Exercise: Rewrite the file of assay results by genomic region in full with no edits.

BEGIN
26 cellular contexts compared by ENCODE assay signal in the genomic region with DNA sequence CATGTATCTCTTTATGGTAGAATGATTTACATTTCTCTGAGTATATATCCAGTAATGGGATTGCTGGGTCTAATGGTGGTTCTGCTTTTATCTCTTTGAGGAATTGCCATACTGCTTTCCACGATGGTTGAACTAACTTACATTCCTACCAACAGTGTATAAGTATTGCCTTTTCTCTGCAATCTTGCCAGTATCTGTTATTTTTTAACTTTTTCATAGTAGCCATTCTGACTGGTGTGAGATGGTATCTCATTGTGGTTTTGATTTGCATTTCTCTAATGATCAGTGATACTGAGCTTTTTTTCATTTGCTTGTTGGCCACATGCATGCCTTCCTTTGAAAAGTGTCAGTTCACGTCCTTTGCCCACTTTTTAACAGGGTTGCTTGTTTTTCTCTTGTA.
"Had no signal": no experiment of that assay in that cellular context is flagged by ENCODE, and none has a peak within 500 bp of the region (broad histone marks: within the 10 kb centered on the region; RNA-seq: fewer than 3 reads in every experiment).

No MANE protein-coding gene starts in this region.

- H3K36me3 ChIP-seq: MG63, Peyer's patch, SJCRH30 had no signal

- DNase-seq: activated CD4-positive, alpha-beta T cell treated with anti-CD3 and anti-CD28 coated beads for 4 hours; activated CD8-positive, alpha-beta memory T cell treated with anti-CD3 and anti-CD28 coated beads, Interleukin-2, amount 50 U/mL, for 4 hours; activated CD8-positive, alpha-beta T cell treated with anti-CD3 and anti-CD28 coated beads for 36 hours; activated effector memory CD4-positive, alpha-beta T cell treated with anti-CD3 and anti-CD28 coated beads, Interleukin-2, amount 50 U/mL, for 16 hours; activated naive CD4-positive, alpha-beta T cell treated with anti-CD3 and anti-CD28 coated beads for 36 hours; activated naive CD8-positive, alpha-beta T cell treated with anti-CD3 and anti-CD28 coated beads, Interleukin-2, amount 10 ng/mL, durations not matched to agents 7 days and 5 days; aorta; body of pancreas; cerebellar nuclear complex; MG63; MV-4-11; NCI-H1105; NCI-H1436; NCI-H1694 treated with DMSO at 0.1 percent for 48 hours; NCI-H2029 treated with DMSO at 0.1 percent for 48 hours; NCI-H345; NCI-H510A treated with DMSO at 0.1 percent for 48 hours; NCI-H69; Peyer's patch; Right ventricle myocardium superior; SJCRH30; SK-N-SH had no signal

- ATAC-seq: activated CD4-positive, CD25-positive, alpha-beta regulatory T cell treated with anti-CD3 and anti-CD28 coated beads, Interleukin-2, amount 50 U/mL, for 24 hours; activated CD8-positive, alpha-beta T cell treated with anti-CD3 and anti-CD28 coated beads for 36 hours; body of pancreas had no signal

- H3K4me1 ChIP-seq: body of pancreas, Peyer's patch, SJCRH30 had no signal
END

26 cellular contexts compared by ENCODE assay signal in the genomic region with DNA sequence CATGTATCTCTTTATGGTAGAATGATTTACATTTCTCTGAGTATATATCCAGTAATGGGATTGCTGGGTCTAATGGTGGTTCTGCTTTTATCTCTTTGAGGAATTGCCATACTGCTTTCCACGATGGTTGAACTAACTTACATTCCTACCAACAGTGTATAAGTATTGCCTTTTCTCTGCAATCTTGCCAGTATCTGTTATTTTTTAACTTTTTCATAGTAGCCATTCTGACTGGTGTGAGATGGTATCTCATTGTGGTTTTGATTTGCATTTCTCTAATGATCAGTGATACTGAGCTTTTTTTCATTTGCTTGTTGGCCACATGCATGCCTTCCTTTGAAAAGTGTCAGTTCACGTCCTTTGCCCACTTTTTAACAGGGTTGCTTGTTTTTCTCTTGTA.
"Had no signal": no experiment of that assay in that cellular context is flagged by ENCODE, and none has a peak within 500 bp of the region (broad histone marks: within the 10 kb centered on the region; RNA-seq: fewer than 3 reads in every experiment).

No MANE protein-coding gene starts in this region.

- H3K36me3 ChIP-seq: MG63, Peyer's patch, SJCRH30 had no signal

- DNase-seq: activated CD4-positive, alpha-beta T cell treated with anti-CD3 and anti-CD28 coated beads for 4 hours; activated CD8-positive, alpha-beta memory T cell treated with anti-CD3 and anti-CD28 coated beads, Interleukin-2, amount 50 U/mL, for 4 hours; activated CD8-positive, alpha-beta T cell treated with anti-CD3 and anti-CD28 coated beads for 36 hours; activated effector memory CD4-positive, alpha-beta T cell treated with anti-CD3 and anti-CD28 coated beads, Interleukin-2, amount 50 U/mL, for 16 hours; activated naive CD4-positive, alpha-beta T cell treated with anti-CD3 and anti-CD28 coated beads for 36 hours; activated naive CD8-positive, alpha-beta T cell treated with anti-CD3 and anti-CD28 coated beads, Interleukin-2, amount 10 ng/mL, durations not matched to agents 7 days and 5 days; aorta; body of pancreas; cerebellar nuclear complex; MG63; MV-4-11; NCI-H1105; NCI-H1436; NCI-H1694 treated with DMSO at 0.1 percent for 48 hours; NCI-H2029 treated with DMSO at 0.1 percent for 48 hours; NCI-H345; NCI-H510A treated with DMSO at 0.1 percent for 48 hours; NCI-H69; Peyer's patch; Right ventricle myocardium superior; SJCRH30; SK-N-SH had no signal

- ATAC-seq: activated CD4-positive, CD25-positive, alpha-beta regulatory T cell treated with anti-CD3 and anti-CD28 coated beads, Interleukin-2, amount 50 U/mL, for 24 hours; activated CD8-positive, alpha-beta T cell treated with anti-CD3 and anti-CD28 coated beads for 36 hours; body of pancreas had no signal

- H3K4me1 ChIP-seq: body of pancreas, Peyer's patch, SJCRH30 had no signal